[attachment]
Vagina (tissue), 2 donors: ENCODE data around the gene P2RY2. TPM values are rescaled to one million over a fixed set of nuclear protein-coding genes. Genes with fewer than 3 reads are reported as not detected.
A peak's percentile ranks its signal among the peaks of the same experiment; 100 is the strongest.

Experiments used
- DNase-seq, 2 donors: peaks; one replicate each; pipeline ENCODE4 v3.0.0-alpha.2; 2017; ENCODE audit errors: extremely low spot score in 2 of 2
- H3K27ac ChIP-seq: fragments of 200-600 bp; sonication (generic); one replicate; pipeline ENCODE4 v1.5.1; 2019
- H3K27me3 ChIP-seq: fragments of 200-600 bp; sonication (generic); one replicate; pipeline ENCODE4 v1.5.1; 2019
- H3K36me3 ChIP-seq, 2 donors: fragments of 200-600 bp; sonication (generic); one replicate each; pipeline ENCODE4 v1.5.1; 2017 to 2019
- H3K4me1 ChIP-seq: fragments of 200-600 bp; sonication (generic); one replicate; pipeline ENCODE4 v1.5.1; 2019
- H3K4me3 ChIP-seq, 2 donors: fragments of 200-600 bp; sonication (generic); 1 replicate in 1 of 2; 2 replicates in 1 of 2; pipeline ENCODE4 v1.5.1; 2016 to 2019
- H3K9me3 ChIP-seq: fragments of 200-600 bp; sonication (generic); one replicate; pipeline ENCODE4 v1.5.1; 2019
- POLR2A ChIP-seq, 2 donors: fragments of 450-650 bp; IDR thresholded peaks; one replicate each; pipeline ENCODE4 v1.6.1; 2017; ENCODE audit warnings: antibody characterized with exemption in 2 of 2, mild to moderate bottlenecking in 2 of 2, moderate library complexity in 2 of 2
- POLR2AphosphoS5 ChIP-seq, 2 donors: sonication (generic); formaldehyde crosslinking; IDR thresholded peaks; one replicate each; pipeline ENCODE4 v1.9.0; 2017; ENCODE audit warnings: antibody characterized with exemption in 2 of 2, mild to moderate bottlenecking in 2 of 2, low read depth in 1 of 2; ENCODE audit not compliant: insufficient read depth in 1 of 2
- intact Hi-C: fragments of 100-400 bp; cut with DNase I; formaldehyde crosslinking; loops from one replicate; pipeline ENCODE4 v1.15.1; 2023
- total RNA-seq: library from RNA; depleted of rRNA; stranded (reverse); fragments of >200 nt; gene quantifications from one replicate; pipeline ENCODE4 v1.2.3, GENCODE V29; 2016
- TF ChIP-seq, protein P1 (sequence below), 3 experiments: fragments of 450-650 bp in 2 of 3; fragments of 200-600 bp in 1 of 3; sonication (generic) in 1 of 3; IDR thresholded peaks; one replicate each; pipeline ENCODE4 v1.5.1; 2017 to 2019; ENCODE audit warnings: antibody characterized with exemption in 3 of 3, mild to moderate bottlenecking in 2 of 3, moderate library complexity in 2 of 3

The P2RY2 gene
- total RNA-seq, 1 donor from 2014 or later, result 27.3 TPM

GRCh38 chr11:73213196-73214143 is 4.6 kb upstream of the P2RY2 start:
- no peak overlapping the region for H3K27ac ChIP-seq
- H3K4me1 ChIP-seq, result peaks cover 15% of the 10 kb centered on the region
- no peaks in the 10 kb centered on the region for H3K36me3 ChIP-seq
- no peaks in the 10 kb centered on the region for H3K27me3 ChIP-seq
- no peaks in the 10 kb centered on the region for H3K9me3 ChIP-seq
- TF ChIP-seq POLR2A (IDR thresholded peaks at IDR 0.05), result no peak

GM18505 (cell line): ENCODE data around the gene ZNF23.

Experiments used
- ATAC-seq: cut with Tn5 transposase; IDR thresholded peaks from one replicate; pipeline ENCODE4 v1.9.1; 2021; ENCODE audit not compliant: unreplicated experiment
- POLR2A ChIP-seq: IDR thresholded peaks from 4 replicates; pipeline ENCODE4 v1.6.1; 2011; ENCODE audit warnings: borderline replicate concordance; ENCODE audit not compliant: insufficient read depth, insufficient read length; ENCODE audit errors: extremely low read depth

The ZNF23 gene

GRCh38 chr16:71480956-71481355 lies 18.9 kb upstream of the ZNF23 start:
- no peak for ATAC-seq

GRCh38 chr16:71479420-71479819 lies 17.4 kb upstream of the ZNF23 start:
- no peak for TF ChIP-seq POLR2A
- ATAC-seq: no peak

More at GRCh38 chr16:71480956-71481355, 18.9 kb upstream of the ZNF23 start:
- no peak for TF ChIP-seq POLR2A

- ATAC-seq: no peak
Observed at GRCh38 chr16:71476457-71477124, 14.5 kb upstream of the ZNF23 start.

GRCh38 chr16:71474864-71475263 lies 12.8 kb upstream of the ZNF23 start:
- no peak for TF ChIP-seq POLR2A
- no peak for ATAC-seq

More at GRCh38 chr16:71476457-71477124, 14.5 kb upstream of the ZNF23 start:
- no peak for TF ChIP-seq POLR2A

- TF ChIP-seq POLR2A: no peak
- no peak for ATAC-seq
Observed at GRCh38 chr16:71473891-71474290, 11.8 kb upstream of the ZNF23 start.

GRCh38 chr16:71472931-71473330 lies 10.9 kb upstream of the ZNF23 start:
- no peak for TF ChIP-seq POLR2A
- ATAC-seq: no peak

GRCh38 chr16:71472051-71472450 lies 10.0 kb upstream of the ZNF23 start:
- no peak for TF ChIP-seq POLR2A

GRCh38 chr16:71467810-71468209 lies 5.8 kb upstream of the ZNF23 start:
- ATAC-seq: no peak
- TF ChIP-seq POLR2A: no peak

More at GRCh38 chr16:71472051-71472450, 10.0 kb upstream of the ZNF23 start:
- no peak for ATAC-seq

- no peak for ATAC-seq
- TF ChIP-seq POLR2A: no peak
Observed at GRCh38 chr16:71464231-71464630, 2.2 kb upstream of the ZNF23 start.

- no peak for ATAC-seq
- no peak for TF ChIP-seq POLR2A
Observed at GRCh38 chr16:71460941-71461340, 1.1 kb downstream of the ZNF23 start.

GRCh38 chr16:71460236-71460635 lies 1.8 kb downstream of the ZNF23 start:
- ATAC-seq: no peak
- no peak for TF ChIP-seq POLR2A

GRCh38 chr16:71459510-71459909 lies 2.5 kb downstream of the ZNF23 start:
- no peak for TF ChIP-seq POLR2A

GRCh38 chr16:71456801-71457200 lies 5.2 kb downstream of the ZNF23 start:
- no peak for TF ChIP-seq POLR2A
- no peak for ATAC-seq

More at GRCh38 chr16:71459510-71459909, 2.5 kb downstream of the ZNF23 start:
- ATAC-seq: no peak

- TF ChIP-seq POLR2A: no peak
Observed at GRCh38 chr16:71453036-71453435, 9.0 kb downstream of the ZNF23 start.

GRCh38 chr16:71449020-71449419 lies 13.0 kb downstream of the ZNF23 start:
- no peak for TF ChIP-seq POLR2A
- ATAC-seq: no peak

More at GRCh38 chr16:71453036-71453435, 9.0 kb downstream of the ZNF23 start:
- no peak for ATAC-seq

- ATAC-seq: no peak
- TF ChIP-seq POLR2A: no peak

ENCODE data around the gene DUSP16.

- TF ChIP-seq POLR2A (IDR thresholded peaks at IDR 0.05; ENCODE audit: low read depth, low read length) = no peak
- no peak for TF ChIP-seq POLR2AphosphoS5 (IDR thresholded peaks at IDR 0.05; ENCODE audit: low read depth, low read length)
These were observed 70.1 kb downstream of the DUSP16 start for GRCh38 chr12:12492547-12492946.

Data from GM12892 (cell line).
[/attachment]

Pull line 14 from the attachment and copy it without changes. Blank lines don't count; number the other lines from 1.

- total RNA-seq: library from RNA; depleted of rRNA; stranded (reverse); fragments of >200 nt; gene quantifications from one replicate; pipeline ENCODE4 v1.2.3, GENCODE V29; 2016